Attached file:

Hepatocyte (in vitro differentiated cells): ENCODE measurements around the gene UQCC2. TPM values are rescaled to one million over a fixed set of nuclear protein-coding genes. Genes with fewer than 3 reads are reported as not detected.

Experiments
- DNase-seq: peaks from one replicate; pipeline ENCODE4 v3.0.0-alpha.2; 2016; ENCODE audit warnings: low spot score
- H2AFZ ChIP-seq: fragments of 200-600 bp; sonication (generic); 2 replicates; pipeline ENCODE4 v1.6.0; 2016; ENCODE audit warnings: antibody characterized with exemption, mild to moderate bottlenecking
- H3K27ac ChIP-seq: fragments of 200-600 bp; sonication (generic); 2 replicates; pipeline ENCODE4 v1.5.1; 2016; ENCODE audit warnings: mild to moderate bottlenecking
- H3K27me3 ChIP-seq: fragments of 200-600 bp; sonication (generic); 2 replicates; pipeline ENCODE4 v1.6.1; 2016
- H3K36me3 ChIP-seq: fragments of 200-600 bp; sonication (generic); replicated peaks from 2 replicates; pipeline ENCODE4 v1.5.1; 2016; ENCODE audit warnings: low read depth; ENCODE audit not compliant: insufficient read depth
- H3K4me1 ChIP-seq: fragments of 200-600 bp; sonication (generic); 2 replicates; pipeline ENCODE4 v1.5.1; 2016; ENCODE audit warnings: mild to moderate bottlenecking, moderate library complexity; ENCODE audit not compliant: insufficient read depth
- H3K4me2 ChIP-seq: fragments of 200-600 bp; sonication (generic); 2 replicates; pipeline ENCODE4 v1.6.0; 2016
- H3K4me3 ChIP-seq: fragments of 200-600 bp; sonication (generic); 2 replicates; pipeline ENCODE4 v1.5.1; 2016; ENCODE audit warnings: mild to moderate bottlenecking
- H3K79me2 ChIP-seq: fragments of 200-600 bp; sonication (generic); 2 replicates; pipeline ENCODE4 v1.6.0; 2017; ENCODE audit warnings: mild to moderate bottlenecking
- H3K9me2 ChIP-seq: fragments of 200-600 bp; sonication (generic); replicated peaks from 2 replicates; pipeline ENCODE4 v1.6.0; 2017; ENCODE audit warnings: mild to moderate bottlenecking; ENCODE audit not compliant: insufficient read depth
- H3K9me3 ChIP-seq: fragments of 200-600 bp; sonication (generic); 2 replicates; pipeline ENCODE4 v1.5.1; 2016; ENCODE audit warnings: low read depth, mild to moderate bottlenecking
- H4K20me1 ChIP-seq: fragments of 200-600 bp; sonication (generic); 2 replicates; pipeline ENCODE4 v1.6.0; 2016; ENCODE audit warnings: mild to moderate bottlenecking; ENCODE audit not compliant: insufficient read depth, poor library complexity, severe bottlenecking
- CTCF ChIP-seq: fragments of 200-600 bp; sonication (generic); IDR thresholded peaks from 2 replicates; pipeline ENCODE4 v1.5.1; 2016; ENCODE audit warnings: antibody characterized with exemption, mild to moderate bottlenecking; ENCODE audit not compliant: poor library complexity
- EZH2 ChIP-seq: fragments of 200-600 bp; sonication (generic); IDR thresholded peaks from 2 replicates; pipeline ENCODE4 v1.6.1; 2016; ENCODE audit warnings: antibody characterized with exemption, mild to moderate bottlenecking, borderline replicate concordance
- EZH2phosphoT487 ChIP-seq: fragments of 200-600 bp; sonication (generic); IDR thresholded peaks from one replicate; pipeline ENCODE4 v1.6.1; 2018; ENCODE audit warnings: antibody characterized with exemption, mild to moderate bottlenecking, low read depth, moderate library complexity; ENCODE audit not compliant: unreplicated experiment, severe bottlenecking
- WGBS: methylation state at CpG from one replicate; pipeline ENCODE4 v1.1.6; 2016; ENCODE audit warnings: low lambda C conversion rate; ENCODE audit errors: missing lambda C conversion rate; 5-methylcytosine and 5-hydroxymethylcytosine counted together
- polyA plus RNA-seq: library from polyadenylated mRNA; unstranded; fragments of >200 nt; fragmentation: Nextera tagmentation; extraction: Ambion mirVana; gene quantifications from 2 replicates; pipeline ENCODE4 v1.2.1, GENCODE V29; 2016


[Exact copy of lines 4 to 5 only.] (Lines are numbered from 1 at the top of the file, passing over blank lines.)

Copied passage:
- H2AFZ ChIP-seq: fragments of 200-600 bp; sonication (generic); 2 replicates; pipeline ENCODE4 v1.6.0; 2016; ENCODE audit warnings: antibody characterized with exemption, mild to moderate bottlenecking
- H3K27ac ChIP-seq: fragments of 200-600 bp; sonication (generic); 2 replicates; pipeline ENCODE4 v1.5.1; 2016; ENCODE audit warnings: mild to moderate bottlenecking